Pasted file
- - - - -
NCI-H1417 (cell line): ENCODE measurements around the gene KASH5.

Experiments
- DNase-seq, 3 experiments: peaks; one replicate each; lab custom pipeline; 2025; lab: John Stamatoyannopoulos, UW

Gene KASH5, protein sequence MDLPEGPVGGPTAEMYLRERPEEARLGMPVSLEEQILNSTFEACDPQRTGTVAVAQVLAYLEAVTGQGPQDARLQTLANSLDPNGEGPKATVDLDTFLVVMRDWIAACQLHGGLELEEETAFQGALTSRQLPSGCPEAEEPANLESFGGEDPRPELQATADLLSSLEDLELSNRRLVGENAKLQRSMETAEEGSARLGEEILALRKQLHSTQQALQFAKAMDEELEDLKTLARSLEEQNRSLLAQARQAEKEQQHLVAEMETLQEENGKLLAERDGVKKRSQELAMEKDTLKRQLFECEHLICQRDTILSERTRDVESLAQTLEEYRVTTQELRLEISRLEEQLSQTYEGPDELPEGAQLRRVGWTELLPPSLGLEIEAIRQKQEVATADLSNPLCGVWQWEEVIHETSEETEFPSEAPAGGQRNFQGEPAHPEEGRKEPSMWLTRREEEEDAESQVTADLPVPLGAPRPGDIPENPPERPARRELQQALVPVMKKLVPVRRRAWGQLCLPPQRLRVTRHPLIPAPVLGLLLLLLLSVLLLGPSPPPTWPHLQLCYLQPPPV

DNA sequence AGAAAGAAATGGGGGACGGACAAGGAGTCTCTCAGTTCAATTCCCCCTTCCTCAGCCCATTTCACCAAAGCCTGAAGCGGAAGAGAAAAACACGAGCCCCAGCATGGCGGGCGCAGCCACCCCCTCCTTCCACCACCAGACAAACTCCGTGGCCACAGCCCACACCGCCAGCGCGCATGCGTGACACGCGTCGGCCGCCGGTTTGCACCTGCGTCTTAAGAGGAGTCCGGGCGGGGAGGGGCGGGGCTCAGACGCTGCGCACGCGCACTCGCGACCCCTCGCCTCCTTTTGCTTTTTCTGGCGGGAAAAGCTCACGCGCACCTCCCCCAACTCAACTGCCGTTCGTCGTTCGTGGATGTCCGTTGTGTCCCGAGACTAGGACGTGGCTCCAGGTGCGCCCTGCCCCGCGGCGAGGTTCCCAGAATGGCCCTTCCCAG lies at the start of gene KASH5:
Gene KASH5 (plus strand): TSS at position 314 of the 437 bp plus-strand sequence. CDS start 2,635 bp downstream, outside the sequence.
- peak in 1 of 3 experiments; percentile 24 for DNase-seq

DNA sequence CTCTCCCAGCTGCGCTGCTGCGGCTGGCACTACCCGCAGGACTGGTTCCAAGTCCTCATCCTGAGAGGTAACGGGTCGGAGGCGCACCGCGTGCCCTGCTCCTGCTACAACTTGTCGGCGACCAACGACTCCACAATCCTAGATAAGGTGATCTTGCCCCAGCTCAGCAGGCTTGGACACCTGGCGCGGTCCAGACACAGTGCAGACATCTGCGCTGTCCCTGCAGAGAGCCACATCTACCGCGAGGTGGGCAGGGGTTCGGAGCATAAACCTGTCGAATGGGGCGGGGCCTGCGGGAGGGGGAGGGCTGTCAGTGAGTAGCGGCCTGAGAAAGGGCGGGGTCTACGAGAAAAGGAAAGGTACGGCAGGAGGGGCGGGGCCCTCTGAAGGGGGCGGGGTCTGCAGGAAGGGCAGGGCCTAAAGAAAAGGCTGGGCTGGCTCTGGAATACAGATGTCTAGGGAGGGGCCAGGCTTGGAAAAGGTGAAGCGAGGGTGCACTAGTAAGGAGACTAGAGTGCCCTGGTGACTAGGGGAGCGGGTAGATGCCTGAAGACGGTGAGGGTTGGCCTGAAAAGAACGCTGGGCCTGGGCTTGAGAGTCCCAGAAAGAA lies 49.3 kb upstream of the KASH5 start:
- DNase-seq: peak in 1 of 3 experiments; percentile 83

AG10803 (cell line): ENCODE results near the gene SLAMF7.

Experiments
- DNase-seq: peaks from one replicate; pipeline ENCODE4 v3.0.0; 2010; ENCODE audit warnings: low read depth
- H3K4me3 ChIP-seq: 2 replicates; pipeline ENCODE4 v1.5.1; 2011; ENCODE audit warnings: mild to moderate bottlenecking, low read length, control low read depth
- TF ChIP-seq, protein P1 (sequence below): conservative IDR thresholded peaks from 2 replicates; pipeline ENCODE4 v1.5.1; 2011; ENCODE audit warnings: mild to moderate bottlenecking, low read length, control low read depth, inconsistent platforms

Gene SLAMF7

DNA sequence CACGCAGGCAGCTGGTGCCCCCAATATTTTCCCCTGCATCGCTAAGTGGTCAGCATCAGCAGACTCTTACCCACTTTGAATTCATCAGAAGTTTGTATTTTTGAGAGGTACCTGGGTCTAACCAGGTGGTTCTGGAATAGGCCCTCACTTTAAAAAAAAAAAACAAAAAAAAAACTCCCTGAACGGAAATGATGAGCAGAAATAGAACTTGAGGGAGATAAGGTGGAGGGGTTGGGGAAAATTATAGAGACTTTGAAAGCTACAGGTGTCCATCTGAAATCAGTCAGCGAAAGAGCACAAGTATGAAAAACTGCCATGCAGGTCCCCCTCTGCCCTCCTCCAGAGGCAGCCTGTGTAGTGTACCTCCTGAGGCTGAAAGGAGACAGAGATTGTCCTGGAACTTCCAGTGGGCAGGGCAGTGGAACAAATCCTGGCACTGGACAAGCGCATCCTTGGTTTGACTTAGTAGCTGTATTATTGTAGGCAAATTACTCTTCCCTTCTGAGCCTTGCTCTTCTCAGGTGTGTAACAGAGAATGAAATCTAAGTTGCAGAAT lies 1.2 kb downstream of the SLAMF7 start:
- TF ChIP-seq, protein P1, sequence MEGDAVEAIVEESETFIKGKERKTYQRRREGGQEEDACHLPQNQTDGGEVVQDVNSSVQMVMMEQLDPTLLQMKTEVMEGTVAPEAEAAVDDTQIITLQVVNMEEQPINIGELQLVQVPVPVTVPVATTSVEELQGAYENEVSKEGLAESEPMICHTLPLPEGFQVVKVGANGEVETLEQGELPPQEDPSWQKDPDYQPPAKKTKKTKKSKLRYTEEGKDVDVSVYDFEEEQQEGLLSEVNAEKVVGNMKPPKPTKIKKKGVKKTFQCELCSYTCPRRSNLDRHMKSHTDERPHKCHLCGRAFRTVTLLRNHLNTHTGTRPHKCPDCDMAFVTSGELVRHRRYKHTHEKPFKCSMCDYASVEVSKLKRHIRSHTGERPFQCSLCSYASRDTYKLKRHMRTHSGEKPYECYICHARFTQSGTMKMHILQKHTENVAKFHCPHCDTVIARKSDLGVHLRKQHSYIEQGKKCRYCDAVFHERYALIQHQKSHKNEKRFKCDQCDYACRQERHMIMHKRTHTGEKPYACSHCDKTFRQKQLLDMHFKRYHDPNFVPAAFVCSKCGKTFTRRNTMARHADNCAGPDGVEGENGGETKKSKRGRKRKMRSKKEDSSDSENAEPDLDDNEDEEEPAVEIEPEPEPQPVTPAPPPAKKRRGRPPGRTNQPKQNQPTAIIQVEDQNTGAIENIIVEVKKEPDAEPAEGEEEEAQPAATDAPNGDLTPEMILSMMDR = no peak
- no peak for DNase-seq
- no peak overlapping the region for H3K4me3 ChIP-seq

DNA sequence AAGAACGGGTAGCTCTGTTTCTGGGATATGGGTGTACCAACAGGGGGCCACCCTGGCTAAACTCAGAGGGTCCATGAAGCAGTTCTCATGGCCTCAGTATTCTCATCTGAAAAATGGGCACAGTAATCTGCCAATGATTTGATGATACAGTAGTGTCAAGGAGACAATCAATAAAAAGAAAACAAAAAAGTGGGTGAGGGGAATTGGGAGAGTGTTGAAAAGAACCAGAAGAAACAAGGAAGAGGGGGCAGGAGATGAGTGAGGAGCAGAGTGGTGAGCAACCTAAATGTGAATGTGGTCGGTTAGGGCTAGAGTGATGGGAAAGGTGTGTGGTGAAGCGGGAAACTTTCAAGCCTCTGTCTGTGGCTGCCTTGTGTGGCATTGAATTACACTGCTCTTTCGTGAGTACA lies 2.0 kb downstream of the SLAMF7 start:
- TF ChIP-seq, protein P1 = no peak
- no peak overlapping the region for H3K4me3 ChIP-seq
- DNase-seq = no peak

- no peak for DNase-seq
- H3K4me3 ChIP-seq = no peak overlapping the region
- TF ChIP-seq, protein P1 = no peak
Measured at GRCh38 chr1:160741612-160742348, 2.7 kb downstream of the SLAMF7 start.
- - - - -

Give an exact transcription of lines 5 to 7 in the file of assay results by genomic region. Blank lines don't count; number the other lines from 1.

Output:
DNA sequence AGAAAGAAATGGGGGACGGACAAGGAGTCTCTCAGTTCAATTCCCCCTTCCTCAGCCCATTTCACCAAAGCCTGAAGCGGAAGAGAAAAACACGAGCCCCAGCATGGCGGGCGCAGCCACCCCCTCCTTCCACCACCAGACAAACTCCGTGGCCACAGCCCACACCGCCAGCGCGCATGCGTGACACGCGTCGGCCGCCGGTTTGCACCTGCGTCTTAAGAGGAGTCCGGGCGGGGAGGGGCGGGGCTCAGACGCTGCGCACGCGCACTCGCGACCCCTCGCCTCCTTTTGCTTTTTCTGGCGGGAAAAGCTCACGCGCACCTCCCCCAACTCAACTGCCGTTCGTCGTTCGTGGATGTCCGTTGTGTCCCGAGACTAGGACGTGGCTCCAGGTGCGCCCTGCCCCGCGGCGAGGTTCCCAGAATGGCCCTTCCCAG lies at the start of gene KASH5:
Gene KASH5 (plus strand): TSS at position 314 of the 437 bp plus-strand sequence. CDS start 2,635 bp downstream, outside the sequence.
- peak in 1 of 3 experiments; percentile 24 for DNase-seq